En Passant

Since this is my first chess post, I thought I would start with a relatively simple chess term. Many people find en passant confusing, but it’s really quite simple. I hope this clears up some of your confusion.

En passant is a French phrase that means “in passing.” In chess, it only applies to pawns, and only in certain, special conditions. It doesn’t happen often, but it is important to be aware when it can happen, because a well-timed en passant can alter a game’s outcome.

Let’s begin. Imagine this is the position:

A
B
C
D
E
F
G
H
8
7
6
5
4
3
2
1

Black to Move

Black moves his pawn on B7 to B5. Normally, black’s pawn is safe from capture by the white pawn. But, on the next turn, and the next turn only, white may move his pawn to B6, capturing the black pawn in the process.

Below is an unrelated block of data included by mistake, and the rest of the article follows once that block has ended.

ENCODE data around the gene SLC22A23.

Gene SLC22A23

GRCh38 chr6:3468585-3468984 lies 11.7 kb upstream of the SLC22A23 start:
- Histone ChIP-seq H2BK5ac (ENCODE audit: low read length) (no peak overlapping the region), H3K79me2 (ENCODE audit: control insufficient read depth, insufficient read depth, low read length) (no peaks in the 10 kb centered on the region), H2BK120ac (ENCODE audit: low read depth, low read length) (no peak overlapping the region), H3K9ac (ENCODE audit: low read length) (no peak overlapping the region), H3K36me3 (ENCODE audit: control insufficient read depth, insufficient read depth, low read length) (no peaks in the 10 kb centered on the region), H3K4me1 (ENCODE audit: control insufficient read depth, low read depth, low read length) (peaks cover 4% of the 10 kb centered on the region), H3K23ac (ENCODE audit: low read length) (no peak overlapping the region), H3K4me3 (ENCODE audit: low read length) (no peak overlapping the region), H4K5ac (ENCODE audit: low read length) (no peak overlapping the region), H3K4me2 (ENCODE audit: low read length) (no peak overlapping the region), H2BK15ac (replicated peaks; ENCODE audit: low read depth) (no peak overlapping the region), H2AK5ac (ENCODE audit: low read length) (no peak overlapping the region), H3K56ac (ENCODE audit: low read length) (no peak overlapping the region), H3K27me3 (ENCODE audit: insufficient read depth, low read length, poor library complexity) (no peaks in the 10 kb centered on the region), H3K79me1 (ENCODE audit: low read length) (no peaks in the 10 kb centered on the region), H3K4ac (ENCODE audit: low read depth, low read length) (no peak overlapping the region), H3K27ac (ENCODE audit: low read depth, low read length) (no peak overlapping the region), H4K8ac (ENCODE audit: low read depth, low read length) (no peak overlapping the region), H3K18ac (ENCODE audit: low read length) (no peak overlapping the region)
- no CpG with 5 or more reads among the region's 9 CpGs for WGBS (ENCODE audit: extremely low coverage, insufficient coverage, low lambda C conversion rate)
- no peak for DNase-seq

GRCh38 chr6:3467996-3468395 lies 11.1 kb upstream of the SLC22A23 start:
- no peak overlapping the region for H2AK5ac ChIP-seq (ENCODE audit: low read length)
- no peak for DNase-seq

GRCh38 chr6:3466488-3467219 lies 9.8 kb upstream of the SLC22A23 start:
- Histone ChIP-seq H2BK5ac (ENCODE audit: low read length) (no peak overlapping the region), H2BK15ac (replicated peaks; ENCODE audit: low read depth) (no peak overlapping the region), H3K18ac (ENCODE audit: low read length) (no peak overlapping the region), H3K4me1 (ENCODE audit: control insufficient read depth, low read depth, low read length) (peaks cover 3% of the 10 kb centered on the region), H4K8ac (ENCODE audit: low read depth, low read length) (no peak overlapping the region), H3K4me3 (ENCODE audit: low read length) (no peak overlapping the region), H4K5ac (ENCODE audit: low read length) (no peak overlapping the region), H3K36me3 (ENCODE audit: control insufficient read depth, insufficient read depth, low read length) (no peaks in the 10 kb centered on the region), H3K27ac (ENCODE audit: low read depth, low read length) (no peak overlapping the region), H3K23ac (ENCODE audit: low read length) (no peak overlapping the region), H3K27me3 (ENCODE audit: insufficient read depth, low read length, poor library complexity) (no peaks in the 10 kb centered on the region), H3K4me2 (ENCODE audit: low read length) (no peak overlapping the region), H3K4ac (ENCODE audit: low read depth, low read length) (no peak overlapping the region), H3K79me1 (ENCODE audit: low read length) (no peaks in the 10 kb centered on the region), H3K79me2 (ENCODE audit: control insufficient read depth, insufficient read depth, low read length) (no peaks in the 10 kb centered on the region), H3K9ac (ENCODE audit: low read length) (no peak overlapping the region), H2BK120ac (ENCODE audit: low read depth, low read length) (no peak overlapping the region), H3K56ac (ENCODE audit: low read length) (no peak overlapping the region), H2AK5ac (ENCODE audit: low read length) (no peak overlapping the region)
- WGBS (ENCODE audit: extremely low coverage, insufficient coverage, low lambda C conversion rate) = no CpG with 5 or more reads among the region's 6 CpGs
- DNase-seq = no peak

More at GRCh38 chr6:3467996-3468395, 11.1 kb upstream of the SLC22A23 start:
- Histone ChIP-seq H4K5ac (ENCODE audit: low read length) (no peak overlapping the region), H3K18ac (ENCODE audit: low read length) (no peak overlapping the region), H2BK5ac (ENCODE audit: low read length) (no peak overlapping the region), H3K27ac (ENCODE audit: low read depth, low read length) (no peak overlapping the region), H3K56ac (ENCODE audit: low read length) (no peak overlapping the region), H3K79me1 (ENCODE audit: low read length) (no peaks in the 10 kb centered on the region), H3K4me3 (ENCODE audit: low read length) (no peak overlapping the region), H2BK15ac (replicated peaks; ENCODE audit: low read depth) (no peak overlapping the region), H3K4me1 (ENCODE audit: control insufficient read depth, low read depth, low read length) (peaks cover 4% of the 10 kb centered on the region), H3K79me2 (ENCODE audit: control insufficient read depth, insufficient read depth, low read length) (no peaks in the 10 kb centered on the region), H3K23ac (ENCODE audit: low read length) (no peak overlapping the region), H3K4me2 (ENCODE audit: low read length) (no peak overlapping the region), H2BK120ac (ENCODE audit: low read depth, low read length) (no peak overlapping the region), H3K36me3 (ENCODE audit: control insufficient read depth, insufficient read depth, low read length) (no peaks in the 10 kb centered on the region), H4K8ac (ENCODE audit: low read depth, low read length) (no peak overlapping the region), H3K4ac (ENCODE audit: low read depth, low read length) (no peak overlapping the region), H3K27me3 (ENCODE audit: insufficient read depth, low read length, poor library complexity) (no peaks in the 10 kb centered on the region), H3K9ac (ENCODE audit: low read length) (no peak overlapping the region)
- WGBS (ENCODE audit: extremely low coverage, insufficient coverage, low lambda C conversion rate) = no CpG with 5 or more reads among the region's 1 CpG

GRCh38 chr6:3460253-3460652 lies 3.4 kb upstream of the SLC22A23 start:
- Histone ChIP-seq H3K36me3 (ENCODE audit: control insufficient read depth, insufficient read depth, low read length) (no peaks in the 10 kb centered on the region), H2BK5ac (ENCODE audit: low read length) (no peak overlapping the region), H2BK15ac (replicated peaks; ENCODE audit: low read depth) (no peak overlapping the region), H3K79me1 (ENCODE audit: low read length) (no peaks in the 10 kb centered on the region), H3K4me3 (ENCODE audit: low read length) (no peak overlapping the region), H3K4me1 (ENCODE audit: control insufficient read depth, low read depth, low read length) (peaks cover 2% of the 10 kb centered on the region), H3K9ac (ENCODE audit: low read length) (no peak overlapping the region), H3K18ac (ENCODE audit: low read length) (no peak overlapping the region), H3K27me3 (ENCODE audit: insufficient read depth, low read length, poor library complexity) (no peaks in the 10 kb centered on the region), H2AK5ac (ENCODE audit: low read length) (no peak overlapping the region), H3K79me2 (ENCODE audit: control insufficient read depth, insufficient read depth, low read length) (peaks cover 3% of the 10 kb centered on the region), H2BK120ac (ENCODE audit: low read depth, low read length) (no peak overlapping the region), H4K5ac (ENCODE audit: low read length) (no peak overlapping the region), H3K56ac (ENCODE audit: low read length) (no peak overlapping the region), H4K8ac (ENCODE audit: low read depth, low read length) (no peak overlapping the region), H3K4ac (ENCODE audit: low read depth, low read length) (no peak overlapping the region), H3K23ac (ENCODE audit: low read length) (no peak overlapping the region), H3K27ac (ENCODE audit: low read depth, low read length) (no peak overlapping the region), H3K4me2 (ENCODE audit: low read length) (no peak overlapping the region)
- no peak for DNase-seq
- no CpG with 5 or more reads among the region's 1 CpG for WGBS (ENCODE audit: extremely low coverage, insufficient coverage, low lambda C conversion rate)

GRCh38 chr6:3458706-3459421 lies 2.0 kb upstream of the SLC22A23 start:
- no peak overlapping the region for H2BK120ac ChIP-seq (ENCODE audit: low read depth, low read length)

A
B
C
D
E
F
G
H
8
7
6
5
4
3
2
1

It is as if the black pawn moved forward only one square, which of course would mean that the white pawn could capture it normally. Keep in mind, white can only en passant on the 5th rank for white, and black on the 4th. In addition, it only happens the very next move after the pawn has moved forward two spaces, and only if the pawns are next to each other. En Passant only happens with pawns, not any other piece. I see many chess players try to en passant a knight or a bishop. Don’t be that person!

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